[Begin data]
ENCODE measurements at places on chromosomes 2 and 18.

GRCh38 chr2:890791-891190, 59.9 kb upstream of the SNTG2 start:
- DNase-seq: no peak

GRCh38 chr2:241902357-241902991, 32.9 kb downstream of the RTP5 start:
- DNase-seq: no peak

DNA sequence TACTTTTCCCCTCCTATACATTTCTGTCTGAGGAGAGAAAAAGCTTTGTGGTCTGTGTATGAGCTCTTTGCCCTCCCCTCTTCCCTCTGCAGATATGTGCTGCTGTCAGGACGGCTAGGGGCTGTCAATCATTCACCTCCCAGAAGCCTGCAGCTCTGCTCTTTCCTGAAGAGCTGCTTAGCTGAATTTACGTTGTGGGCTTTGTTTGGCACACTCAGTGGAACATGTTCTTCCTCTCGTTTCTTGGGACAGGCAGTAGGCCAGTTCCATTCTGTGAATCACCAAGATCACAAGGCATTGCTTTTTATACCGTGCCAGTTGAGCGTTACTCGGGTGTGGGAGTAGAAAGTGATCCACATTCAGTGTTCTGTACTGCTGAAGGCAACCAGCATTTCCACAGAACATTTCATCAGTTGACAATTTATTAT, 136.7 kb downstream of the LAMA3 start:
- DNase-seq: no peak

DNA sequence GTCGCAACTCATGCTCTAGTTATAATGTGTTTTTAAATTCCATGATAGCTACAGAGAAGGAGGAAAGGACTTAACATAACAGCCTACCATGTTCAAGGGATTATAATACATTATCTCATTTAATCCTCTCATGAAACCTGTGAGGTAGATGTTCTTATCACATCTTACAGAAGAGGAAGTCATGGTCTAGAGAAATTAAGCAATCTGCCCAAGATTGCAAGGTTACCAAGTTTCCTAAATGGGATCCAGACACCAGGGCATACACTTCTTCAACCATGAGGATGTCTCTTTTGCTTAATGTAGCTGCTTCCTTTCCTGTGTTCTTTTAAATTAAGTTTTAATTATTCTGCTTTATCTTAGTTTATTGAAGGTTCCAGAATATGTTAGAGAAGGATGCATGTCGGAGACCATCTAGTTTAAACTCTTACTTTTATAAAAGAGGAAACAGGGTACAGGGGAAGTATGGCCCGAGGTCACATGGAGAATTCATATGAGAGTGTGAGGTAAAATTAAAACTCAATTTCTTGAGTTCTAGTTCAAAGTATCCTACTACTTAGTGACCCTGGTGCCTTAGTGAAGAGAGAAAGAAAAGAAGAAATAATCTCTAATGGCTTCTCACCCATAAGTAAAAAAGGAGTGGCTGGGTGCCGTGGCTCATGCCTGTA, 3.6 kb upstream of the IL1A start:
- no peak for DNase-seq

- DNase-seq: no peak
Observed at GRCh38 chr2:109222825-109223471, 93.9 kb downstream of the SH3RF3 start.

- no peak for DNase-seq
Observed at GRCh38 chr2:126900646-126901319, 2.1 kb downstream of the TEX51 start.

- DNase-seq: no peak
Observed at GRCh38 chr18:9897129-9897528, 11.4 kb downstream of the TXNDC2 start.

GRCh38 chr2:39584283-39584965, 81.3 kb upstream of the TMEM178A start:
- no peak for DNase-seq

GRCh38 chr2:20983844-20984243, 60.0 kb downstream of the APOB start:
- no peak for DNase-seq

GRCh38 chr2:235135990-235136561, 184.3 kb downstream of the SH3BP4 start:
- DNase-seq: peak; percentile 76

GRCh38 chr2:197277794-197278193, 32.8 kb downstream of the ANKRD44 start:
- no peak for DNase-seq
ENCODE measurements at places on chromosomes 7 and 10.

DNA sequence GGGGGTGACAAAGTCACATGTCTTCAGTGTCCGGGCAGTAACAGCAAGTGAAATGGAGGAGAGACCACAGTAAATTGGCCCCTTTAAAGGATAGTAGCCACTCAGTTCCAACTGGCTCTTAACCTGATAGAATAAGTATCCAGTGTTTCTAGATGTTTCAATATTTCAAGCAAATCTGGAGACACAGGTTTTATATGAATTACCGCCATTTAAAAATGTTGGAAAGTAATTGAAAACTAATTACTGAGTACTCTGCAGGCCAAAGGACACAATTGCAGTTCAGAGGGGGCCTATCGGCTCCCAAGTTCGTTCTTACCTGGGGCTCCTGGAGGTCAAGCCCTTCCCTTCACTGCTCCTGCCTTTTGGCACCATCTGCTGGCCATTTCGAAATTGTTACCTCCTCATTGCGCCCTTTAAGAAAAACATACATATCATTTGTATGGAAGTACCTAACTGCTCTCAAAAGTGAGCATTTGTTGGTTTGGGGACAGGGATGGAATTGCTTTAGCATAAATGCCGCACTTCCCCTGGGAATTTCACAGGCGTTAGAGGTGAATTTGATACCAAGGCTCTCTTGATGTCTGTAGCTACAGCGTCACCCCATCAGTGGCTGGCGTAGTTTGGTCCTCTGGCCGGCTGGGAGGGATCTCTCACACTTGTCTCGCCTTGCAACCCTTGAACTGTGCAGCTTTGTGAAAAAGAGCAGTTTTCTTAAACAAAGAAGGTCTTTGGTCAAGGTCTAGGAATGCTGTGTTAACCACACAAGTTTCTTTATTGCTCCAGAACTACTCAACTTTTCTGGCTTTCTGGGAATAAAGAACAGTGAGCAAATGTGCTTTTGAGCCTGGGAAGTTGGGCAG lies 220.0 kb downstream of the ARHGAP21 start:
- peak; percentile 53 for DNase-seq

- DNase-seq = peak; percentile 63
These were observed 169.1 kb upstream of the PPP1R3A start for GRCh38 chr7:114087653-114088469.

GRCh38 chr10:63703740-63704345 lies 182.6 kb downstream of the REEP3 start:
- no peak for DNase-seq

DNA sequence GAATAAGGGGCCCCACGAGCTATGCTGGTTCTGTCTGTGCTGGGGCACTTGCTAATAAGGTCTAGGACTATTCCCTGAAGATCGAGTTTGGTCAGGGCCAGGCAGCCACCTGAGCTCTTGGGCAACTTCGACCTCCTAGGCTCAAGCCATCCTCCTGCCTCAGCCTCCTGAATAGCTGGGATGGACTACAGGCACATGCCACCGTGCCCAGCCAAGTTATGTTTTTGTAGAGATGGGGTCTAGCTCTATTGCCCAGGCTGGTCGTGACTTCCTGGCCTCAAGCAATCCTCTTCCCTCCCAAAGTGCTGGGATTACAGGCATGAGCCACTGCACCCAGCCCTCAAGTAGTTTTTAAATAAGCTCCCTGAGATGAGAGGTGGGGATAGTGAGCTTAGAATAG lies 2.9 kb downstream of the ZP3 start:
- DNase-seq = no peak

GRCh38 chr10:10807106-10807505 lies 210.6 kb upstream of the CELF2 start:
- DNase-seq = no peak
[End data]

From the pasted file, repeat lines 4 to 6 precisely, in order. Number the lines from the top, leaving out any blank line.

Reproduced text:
GRCh38 chr2:241902357-241902991, 32.9 kb downstream of the RTP5 start:
- DNase-seq: no peak

DNA sequence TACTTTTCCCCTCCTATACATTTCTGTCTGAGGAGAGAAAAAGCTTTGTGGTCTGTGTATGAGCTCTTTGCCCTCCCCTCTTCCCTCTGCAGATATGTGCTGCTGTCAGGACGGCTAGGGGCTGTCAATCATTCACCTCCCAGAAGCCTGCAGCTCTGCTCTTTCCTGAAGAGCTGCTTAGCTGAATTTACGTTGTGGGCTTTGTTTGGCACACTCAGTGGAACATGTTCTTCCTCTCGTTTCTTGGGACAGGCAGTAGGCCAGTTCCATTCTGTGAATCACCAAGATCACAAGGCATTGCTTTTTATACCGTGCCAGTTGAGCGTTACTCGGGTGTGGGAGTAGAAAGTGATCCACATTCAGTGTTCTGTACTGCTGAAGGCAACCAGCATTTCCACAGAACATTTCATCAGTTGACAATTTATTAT, 136.7 kb downstream of the LAMA3 start: